Stockvisual, gettyimages.com

Understand one of the simplest ways to assess your weight. 

Jamie Vespa MS, RD
May 12, 2017

According to the Centers for Disease Control and Prevention (CDC), calculating BMI (Body Mass Index) is one of the best tools for assessing overweight and obesity in the general population. The calculation only requires two metrics (height and weight), it’s inexpensive and easy to use, and it allows people to compare their weight status with that of the general population. In addition to assessing weight status, The National Heart, Lung, and Blood Institute calls BMI a useful gauge for risk of diseases that can occur with increased body fat. The institute reports that the higher a person’s BMI, the higher his or her risk of heart disease, high blood pressure, type 2 diabetes, and even certain cancers.

Limitations of the BMI

Since BMI only takes into account height and weight, it is not a useful indicator of body fat percentage or distribution of body fat. Factors such as muscle mass, bone mass, and ethnic origin can alter the relationship between BMI and amount of body fat. For example, individuals with more muscle mass who exercise often are likely to have a higher BMI than those with very little muscle mass who exercise less frequently. In this case, a higher BMI does not directly correlate to a lower standard of health.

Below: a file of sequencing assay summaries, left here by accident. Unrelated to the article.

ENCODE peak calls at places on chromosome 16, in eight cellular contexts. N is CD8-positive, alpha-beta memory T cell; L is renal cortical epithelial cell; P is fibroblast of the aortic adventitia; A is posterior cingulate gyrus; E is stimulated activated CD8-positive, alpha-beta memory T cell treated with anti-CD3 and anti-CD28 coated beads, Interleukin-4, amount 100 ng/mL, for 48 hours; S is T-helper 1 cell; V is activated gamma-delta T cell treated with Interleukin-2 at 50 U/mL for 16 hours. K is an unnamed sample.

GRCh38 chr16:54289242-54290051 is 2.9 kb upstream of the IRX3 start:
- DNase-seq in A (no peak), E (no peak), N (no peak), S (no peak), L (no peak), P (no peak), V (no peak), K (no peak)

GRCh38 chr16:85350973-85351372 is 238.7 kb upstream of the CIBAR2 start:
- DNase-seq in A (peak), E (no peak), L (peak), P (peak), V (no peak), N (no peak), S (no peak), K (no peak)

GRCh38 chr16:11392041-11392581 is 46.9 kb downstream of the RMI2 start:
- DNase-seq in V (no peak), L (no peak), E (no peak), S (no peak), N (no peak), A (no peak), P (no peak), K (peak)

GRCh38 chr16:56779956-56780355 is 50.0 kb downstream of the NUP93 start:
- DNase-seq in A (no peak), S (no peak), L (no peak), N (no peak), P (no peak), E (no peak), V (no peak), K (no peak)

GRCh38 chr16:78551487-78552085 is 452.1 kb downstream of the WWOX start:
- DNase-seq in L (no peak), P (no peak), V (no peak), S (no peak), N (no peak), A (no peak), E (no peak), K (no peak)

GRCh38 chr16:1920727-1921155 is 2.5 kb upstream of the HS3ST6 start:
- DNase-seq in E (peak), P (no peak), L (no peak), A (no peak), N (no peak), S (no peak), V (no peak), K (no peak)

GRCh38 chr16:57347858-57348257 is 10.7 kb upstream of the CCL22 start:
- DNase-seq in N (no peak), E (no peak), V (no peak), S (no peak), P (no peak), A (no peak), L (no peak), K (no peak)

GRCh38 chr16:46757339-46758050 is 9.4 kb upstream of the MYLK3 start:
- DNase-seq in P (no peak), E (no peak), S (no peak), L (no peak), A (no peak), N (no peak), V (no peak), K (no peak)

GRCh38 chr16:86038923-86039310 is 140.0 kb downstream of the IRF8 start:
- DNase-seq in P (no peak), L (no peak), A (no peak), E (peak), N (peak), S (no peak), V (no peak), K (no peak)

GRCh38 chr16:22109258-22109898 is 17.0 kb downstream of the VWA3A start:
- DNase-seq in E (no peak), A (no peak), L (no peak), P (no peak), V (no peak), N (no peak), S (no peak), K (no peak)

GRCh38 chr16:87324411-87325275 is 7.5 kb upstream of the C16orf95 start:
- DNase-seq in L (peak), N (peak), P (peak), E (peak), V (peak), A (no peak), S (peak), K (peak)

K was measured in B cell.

Using only BMI, we’re also not identifying those at risk of unhealthful fat distribution, which can also make a difference in determining disease risk. Carrying excessive weight in the abdominal area, as opposed to the lower body areas like hips and thighs, puts one at greater risk for heart disease, diabetes, high blood pressure, and some cancers. For this reason, looking at both BMI and waist measurement metrics can give a more complete picture of weight status and risk of chronic disease.

How to Calculate my BMI

To calculate BMI, refer to the CDC’s Healthy Weight page, which offers a user-friendly BMI calculator.

  • If your BMI is less than 18.5, it falls within the underweight range.
  • If your BMI is 18.5 to 24.9, it falls within the normal or Healthy Weight range.
  • If your BMI is 25.0 to 29.9, it falls within the overweight range.
  • If your BMI is 30.0 or higher, it falls within the obese range.

After determining your weight status based on BMI, measure your waist circumference and compare it to the parameters below:

  • Men: waist circumference under 40 inches is within healthy range.
  • Non-pregnant woman: waist circumference under 35 inches is within healthy range.
  • Waist circumferences that are 35 inches for women and 40 inches for men indicate an increased health risk, no matter if BMI is healthy, overweight or obese.

Bottom Line

Although there are limitations, BMI can be a useful tool as a piece to the overall health picture. Some healthcare professionals find it to be most useful in identifying those in the obese category (a BMI of 30.0 or greater), which most likely have excess body fat linked to both current and future morbidity.

You May Like